One of the mysteries of the English language finally explained.
1A member of a people inhabiting Malaysia and Indonesia.
- ‘Chinese, Thais, Malays and Indonesians, for example, love the display of multiple forms, shapes, and colours.’
- ‘To investigate the Papuan sample, we therefore constructed a phylogenetic network of the Papuans including the Malay.’
- ‘Many Malays and Indonesians have been economically successful and feel secure in their faith and position in the community.’
- ‘Original settlers included Thais, Malays, Indians and Chinese - and their influences are very apparent in the food.’
- ‘Malaysia's population is an ethnic mosaic of Malays, Chinese and Indians.’
- 1.1 A person of Malay descent.
2mass noun The Austronesian language of the Malays, closely related to Indonesian and spoken by about 20 million people.
- ‘Thai is the official language of the country, with English the most widely spoken second language; Chinese and Malay are also spoken.’
- ‘The population of Indonesia is 228,000,000 and their languages are Malay, English and Dutch.’
- ‘Most Malaysian children learn in the national language - Malay - and take English as a compulsory subject.’
- ‘They have strong ties to Malaysia, speak a dialect of Malay and identify themselves as Pattanis rather than Thais.’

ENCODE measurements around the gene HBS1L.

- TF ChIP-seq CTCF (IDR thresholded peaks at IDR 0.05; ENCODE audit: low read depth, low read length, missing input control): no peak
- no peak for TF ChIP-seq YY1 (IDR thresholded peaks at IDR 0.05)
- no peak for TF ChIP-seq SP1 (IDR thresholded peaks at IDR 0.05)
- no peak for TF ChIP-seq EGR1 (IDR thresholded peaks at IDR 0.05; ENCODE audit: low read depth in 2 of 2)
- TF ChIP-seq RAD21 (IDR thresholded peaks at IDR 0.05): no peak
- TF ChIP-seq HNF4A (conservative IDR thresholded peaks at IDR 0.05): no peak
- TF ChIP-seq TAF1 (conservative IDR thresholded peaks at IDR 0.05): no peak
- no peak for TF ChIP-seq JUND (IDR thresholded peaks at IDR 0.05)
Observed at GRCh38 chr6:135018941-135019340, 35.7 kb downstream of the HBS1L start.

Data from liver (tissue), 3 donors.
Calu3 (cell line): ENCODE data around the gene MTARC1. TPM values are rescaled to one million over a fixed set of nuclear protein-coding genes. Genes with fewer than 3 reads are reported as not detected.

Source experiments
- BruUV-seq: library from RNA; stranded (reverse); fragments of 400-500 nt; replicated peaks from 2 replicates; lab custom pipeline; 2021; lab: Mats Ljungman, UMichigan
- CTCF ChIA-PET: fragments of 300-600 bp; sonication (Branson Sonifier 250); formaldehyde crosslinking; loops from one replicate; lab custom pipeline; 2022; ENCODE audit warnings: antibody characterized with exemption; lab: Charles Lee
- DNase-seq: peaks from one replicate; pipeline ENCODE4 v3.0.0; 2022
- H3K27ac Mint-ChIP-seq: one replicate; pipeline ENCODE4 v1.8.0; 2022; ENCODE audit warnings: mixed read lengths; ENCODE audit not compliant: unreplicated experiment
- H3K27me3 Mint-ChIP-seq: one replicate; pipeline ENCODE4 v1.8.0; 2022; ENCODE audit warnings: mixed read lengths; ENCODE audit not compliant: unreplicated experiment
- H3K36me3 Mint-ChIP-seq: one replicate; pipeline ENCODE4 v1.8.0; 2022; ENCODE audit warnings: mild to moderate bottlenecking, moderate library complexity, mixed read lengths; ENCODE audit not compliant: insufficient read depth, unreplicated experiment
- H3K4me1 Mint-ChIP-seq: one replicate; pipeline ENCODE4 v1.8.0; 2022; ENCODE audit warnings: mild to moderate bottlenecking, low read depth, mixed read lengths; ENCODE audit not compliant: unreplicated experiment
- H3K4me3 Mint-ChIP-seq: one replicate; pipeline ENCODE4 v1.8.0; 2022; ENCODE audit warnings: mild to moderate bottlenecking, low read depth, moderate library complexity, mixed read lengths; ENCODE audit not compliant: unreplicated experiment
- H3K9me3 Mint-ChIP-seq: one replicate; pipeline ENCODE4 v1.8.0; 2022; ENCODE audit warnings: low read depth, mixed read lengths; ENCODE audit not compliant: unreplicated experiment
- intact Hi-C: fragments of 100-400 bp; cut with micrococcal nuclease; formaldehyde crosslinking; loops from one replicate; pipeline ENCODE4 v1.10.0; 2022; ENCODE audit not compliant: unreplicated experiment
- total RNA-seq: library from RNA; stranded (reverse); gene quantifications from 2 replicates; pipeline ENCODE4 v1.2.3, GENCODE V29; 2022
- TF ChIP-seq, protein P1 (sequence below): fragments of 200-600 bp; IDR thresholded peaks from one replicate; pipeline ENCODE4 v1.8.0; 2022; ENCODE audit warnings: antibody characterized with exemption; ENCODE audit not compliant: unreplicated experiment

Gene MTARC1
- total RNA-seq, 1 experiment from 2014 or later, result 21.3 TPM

- ‘Most were in Arabic, but some were in French, Farsi, English or Malay, written in an elliptical and evolving system of code words.’
Relating to the Malays or their language.
- ‘The year 1931 was a benchmark in the church's history as the first mass in the Malay language was held.’
- ‘During the general elections, at least half of Malay voters, the country's politically strongest ethnic group, supported the opposition.’
- ‘A group of elderly Malay women chattered animatedly behind me.’
- ‘But many Malay parents, regardless of income and class, are opting to give their children a religious education these days.’
- ‘He developed an exquisite style and precise vocabulary that are unique to his Malay writings and language.’
From Malay Malayu (now Melayu).
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